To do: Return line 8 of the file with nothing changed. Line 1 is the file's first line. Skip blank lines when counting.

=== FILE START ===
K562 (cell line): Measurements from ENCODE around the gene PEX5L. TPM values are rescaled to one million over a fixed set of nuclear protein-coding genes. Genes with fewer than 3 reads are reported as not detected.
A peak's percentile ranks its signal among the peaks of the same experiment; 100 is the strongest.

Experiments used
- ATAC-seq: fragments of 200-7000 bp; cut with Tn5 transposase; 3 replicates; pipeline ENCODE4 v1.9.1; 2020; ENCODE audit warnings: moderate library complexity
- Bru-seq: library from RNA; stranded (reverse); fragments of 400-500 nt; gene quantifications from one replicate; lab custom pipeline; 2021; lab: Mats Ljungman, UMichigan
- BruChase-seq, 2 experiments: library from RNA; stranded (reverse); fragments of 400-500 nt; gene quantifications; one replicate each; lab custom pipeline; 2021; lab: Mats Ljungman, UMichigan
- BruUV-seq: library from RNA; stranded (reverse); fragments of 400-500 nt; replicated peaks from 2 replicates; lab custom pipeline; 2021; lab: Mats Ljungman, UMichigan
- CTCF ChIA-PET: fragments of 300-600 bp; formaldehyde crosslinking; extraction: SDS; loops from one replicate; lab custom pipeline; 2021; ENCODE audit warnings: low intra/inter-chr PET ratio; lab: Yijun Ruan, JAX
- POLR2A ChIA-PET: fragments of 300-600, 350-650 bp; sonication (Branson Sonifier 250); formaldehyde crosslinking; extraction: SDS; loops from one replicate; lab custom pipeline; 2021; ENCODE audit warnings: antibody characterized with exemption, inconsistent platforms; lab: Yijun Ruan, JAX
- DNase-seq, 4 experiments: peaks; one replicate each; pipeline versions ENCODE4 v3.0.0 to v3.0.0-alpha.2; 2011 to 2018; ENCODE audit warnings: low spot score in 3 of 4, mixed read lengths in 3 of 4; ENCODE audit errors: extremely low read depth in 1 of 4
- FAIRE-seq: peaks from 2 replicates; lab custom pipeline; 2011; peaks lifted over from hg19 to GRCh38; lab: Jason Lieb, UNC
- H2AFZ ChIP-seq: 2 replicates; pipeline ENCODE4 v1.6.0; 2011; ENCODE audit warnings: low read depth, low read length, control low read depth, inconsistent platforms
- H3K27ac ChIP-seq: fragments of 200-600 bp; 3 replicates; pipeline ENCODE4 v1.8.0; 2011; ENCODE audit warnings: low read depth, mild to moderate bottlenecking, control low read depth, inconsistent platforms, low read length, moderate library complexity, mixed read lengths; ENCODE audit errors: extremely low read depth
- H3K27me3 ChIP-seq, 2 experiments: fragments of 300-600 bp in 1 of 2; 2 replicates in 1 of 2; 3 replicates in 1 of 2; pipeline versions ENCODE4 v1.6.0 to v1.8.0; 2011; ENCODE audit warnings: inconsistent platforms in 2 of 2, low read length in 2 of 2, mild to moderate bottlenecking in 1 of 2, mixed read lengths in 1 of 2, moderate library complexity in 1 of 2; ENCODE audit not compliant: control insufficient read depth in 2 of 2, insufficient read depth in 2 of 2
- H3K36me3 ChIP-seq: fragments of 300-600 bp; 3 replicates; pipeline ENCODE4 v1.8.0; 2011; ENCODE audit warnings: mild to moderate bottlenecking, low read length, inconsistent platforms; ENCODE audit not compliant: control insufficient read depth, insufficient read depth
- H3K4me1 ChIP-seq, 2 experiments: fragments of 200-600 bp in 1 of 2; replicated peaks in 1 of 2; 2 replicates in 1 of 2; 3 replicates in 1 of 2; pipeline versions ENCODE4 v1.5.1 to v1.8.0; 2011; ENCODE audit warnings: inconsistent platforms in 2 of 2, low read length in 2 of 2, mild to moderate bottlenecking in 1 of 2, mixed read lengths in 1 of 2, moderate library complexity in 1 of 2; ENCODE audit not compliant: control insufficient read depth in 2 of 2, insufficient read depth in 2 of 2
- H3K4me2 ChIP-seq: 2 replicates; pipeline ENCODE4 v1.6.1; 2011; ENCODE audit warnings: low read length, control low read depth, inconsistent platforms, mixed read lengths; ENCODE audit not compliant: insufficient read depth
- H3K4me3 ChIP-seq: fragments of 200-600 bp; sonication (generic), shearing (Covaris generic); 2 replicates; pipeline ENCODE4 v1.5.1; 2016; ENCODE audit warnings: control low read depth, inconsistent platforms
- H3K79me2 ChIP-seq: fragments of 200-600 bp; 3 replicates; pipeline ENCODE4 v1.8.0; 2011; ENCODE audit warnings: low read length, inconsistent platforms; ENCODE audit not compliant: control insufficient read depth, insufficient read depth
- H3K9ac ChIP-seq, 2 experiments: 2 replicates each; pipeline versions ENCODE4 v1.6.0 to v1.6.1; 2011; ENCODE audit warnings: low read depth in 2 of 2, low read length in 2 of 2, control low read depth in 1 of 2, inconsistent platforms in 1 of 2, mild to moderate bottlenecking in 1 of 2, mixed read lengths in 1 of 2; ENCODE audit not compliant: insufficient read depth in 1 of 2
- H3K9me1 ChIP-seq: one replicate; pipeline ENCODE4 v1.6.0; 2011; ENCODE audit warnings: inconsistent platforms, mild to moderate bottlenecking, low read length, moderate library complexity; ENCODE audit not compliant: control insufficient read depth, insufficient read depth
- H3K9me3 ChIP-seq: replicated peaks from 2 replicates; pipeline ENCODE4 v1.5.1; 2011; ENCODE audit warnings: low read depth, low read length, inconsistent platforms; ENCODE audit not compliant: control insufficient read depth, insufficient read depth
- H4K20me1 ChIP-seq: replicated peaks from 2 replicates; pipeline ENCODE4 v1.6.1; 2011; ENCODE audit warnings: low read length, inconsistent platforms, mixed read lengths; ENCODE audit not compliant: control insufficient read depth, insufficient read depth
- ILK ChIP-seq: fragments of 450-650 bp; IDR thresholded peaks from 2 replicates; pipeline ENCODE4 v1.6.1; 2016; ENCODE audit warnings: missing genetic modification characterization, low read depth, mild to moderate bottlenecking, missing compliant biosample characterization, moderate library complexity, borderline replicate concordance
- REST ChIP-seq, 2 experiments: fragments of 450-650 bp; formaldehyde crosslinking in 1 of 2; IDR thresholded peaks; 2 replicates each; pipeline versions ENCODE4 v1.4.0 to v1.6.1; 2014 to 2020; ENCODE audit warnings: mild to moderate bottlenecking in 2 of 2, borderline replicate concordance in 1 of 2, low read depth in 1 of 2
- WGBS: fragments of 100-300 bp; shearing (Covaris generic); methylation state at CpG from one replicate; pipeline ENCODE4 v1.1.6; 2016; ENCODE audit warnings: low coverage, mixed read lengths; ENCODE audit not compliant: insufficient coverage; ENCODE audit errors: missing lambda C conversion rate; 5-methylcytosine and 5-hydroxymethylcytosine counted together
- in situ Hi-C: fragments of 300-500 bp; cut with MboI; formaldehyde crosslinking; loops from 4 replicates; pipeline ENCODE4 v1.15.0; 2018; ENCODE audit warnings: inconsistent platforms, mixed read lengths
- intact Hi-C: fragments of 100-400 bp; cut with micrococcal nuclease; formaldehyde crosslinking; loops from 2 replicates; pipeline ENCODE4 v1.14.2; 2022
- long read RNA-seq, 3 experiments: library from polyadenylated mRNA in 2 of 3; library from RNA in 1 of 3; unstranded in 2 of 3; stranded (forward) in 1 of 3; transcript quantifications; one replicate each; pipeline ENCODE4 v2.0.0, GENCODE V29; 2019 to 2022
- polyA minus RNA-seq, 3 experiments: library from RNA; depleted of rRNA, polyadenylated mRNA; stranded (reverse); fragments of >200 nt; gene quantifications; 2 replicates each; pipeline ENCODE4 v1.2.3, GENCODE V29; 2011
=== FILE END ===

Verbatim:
- CTCF ChIA-PET: fragments of 300-600 bp; formaldehyde crosslinking; extraction: SDS; loops from one replicate; lab custom pipeline; 2021; ENCODE audit warnings: low intra/inter-chr PET ratio; lab: Yijun Ruan, JAX